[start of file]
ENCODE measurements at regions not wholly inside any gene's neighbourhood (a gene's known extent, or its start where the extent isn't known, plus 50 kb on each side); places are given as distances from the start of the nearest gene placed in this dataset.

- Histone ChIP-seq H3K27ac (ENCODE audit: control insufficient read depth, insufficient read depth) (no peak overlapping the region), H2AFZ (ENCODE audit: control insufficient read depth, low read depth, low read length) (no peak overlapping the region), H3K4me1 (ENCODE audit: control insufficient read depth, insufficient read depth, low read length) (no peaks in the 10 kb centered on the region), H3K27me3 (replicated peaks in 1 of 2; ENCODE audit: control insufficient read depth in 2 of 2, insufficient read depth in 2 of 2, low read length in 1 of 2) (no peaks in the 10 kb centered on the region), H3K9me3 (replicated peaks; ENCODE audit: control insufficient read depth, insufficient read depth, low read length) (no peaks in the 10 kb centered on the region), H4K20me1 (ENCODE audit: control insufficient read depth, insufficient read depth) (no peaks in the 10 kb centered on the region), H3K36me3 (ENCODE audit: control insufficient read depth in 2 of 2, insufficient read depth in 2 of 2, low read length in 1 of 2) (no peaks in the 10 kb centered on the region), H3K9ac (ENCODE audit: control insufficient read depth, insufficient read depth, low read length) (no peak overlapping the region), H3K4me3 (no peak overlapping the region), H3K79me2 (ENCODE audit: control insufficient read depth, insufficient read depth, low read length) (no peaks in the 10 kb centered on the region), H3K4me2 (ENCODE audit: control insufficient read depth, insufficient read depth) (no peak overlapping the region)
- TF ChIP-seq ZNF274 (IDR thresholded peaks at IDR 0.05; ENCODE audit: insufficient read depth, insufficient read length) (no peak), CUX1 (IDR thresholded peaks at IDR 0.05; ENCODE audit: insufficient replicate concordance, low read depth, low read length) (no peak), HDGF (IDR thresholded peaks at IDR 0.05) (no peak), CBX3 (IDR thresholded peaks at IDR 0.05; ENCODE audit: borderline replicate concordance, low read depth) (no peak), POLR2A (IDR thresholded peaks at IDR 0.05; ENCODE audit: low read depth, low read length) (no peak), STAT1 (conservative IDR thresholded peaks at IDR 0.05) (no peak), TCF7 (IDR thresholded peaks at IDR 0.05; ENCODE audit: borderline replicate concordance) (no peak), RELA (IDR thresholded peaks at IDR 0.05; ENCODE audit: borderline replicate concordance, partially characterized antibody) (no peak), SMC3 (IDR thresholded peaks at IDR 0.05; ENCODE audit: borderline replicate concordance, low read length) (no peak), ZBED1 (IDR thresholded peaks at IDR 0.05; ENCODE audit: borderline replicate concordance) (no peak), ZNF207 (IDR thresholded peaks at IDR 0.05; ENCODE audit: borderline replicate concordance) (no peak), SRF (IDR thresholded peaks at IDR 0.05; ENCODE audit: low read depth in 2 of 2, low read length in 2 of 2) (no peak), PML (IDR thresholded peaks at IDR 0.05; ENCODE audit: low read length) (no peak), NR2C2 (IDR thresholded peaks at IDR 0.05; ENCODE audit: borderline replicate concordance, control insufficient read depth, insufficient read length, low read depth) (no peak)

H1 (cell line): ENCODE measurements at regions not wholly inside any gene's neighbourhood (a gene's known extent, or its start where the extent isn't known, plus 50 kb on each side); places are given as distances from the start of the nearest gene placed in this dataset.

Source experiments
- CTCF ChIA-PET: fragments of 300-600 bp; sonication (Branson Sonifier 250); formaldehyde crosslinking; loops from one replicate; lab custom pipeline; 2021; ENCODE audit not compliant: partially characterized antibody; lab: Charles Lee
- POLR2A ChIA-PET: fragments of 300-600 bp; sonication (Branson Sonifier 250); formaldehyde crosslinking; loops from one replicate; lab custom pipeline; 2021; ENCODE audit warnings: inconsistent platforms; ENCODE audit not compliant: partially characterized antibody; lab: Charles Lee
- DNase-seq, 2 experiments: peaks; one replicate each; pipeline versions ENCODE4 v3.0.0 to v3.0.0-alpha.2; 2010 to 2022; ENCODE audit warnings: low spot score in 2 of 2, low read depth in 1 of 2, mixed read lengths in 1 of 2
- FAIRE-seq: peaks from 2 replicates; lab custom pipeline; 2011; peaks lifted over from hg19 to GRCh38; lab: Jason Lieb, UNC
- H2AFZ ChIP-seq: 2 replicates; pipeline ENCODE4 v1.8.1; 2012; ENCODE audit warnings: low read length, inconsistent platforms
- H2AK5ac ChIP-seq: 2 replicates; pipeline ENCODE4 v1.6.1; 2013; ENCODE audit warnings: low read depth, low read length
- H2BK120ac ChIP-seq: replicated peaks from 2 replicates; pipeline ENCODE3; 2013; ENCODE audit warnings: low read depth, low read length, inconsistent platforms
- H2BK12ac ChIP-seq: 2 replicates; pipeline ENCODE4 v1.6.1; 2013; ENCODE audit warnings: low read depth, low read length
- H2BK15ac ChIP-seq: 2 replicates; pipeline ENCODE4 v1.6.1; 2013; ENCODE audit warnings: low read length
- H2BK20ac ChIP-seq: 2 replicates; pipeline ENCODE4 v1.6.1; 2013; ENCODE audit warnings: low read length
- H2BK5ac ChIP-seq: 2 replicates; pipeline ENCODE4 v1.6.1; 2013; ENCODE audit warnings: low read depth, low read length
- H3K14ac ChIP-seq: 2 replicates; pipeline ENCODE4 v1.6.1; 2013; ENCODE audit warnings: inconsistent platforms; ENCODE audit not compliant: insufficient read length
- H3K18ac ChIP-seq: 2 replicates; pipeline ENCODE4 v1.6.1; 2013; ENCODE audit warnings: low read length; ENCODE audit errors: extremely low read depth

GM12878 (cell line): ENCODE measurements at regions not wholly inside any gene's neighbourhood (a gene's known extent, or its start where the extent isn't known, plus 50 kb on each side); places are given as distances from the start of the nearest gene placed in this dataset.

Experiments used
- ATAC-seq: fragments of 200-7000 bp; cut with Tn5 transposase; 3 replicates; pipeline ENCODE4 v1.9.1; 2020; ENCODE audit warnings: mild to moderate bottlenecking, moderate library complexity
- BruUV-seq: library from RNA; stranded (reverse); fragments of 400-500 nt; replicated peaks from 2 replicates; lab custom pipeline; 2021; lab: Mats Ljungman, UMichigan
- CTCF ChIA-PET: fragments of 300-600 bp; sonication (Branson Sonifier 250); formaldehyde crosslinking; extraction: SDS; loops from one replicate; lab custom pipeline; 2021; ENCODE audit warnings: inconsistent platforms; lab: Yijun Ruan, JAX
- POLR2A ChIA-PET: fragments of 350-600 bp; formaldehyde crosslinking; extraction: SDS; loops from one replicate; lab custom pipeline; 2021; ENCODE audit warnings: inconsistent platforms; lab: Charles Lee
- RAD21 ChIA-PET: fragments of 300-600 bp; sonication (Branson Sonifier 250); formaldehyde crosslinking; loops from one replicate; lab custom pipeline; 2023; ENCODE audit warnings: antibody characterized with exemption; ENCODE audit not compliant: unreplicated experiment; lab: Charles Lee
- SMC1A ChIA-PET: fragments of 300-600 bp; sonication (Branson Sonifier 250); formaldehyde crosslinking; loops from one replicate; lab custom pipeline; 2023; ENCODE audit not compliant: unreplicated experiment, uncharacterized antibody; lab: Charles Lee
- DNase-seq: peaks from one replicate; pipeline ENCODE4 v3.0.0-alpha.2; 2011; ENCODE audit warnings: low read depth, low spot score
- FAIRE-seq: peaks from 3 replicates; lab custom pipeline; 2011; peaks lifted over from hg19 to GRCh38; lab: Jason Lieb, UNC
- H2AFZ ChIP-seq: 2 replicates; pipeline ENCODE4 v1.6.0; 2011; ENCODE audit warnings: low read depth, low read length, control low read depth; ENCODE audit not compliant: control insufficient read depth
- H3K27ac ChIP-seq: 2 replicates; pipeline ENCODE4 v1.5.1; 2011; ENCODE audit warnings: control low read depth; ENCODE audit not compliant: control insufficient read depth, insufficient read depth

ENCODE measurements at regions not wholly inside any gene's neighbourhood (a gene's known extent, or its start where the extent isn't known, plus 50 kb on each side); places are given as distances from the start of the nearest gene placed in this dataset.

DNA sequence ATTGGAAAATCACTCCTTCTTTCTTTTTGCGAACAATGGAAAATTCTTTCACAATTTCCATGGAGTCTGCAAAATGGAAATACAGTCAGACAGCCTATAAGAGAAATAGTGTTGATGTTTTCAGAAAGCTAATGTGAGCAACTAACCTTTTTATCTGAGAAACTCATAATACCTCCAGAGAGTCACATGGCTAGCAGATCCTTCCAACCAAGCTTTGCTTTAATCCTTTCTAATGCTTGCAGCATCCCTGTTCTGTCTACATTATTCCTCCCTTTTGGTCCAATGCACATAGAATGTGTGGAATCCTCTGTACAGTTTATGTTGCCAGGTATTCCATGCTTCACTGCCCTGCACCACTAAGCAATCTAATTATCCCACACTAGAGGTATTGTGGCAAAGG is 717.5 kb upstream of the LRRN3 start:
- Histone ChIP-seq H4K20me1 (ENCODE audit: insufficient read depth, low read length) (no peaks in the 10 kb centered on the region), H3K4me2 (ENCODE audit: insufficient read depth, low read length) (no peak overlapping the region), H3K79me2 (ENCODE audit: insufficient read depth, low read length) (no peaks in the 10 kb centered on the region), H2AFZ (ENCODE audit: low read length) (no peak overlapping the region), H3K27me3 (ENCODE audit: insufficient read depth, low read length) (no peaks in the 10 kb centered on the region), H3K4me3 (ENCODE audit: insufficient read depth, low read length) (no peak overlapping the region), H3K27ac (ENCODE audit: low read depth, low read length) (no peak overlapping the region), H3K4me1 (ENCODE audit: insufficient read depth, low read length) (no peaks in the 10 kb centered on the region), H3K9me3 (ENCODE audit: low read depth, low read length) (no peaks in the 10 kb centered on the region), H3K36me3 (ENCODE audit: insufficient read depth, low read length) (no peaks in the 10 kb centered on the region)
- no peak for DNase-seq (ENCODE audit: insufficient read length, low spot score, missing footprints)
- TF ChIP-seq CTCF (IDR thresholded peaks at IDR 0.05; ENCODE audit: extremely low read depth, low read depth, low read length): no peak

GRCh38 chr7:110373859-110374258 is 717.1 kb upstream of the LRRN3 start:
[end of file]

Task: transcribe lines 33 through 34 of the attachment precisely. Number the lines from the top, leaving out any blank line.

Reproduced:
- Histone ChIP-seq H4K20me1 (ENCODE audit: insufficient read depth, low read length) (no peaks in the 10 kb centered on the region), H3K4me2 (ENCODE audit: insufficient read depth, low read length) (no peak overlapping the region), H3K79me2 (ENCODE audit: insufficient read depth, low read length) (no peaks in the 10 kb centered on the region), H2AFZ (ENCODE audit: low read length) (no peak overlapping the region), H3K27me3 (ENCODE audit: insufficient read depth, low read length) (no peaks in the 10 kb centered on the region), H3K4me3 (ENCODE audit: insufficient read depth, low read length) (no peak overlapping the region), H3K27ac (ENCODE audit: low read depth, low read length) (no peak overlapping the region), H3K4me1 (ENCODE audit: insufficient read depth, low read length) (no peaks in the 10 kb centered on the region), H3K9me3 (ENCODE audit: low read depth, low read length) (no peaks in the 10 kb centered on the region), H3K36me3 (ENCODE audit: insufficient read depth, low read length) (no peaks in the 10 kb centered on the region)
- no peak for DNase-seq (ENCODE audit: insufficient read length, low spot score, missing footprints)